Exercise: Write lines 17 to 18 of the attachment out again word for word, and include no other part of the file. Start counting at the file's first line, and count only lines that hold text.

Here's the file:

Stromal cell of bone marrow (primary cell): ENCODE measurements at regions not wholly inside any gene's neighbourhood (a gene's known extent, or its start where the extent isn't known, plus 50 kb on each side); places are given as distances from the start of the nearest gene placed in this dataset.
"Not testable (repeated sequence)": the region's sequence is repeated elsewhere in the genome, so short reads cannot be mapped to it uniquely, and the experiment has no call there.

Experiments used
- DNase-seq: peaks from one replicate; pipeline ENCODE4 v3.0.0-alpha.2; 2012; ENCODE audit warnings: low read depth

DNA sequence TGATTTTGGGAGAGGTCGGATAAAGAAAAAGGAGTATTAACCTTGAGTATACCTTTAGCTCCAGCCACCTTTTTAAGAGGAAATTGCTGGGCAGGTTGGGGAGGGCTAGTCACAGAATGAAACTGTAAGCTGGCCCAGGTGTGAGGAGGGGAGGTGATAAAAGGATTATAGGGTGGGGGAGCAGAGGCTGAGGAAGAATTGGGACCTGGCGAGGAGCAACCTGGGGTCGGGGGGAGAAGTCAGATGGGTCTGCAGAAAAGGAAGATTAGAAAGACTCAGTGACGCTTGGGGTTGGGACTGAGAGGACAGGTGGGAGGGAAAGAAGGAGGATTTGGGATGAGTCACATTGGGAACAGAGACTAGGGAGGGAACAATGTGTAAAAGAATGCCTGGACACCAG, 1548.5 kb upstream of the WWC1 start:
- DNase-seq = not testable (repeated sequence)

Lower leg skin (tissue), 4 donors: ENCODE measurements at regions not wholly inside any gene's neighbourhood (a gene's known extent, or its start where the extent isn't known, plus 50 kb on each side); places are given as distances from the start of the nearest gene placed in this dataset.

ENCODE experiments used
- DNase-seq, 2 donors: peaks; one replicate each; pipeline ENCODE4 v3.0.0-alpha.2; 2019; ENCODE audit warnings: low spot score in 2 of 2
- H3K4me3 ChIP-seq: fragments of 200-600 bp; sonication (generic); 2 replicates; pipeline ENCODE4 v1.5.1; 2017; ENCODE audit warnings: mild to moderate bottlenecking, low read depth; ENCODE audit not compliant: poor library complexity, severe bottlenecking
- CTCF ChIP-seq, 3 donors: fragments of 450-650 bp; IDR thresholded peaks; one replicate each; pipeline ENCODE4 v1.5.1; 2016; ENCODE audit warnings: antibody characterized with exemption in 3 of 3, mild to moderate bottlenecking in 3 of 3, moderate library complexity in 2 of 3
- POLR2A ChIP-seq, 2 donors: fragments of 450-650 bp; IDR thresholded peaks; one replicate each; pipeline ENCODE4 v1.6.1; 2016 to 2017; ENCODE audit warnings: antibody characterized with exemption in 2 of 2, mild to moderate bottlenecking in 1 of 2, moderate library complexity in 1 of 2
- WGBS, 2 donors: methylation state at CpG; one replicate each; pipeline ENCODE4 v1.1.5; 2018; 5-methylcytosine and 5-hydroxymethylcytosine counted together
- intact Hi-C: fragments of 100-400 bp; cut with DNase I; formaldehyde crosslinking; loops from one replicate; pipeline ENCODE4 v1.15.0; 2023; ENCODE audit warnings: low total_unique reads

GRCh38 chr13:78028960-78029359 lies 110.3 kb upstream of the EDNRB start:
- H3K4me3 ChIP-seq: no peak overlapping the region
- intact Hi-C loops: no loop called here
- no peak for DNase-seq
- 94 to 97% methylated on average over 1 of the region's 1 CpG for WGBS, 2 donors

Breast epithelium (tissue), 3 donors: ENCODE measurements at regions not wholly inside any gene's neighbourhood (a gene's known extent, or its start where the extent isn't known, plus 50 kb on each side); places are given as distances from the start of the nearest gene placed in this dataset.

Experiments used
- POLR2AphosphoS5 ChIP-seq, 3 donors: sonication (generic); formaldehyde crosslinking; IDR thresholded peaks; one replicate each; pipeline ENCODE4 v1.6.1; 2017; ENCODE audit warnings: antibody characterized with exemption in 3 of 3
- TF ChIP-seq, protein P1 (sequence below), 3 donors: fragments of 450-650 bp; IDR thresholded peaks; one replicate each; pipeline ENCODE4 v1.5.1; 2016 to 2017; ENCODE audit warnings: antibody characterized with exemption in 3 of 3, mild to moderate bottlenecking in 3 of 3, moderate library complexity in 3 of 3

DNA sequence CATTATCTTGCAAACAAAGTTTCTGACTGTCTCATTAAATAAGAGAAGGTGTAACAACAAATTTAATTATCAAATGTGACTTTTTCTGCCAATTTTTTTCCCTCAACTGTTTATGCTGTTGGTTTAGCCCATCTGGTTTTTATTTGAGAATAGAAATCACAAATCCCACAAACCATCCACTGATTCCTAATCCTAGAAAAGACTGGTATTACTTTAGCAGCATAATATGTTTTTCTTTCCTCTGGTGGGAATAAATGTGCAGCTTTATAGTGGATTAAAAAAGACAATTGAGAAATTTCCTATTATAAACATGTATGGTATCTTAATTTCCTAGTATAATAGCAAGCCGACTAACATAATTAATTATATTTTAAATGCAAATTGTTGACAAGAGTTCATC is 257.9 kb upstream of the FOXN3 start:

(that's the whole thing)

- intact Hi-C loops: no loop called here
- no peak for DNase-seq